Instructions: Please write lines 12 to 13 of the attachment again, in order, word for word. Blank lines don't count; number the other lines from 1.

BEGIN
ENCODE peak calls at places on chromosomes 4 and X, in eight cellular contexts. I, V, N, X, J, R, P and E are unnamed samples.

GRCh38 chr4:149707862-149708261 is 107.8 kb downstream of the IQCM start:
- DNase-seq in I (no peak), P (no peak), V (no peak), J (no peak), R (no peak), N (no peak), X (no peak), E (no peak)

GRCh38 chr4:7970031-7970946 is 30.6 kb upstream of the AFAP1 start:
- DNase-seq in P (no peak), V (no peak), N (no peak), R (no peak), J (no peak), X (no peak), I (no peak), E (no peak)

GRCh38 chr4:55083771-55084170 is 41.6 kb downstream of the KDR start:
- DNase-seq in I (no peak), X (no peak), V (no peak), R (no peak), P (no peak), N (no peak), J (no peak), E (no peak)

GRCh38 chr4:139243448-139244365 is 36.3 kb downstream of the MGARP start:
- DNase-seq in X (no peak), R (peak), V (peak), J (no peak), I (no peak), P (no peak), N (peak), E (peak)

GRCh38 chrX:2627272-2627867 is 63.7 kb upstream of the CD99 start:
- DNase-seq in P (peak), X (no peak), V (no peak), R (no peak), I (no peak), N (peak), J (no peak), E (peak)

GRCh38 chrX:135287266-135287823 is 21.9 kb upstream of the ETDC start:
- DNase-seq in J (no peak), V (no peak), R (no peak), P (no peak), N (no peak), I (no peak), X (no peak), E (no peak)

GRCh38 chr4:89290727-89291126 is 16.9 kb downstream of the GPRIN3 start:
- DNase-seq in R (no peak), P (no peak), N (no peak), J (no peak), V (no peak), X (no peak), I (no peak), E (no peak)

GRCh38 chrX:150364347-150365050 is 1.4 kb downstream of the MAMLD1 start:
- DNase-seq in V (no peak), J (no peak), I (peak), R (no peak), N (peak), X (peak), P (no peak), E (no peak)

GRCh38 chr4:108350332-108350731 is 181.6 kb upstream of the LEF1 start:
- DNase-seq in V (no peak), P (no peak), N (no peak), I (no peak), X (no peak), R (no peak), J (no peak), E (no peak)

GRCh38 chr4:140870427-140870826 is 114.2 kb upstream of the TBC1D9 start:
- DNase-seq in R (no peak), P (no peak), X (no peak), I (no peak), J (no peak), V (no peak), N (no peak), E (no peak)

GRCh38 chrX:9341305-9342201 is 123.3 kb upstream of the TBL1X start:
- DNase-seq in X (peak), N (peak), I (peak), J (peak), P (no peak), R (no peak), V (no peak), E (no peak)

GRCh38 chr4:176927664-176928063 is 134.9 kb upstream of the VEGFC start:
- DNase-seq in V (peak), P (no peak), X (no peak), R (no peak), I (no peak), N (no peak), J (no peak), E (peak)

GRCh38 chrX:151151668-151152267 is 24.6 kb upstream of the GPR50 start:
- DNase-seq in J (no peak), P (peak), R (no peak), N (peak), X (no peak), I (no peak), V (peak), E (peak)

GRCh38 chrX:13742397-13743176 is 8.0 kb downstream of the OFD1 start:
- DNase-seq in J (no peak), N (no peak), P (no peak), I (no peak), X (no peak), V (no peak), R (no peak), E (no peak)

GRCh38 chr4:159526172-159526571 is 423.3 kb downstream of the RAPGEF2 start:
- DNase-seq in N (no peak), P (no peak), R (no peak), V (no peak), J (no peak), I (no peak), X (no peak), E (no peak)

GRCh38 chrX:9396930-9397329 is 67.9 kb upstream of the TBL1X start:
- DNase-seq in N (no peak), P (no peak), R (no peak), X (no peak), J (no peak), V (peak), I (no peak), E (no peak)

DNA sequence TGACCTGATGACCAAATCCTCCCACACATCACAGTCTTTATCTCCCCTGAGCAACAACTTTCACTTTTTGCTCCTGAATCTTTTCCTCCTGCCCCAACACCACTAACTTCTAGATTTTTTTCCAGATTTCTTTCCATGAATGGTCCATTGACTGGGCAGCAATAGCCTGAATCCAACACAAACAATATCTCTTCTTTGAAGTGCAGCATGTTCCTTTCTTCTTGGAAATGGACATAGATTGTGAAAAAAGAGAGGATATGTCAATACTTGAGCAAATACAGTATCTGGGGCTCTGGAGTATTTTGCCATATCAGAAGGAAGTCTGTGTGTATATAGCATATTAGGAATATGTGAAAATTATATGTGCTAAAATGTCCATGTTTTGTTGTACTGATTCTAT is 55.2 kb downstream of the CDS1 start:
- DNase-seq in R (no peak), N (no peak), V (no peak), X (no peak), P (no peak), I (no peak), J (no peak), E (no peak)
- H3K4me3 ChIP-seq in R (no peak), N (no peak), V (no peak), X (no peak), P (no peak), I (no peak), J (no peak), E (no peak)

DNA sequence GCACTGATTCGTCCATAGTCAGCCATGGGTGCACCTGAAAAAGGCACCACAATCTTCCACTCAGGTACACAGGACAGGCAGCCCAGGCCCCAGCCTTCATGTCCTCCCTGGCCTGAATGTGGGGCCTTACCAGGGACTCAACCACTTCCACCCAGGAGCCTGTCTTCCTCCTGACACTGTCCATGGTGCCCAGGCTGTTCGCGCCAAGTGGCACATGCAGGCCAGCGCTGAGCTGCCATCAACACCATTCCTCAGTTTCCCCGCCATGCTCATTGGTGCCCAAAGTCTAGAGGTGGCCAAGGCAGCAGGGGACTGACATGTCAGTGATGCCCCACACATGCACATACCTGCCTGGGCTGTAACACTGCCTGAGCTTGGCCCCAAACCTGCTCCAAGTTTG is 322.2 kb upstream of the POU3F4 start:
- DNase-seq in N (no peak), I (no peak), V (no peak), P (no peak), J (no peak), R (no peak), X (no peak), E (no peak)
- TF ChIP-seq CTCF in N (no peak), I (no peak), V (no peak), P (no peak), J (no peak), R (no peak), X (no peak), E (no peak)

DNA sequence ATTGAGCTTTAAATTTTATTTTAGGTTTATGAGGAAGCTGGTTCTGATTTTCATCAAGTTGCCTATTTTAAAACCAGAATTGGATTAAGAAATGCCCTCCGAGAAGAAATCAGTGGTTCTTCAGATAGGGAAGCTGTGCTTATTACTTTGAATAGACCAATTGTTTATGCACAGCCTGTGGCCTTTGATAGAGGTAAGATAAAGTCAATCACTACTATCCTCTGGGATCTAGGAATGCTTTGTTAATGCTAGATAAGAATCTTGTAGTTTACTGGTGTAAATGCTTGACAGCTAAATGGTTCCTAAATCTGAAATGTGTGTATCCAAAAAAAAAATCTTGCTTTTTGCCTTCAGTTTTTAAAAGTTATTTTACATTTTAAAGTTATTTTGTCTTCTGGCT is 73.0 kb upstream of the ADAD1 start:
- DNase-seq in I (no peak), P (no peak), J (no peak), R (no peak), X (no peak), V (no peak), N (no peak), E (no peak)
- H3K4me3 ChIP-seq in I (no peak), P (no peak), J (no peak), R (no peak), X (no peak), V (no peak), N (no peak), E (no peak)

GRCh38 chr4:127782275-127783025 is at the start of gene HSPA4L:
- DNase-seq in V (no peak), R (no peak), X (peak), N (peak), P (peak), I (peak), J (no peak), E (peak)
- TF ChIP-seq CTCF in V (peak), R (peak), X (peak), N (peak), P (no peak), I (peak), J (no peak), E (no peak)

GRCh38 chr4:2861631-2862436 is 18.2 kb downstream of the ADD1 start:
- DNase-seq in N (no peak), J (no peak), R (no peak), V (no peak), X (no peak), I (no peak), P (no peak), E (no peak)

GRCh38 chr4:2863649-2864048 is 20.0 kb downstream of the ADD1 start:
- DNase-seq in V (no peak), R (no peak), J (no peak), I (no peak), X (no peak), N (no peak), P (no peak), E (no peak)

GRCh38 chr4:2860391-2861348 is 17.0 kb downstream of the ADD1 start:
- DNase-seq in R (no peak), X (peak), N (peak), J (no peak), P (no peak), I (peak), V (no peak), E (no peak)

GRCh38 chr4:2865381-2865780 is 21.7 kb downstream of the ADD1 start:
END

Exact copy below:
GRCh38 chrX:135287266-135287823 is 21.9 kb upstream of the ETDC start:
- DNase-seq in J (no peak), V (no peak), R (no peak), P (no peak), N (no peak), I (no peak), X (no peak), E (no peak)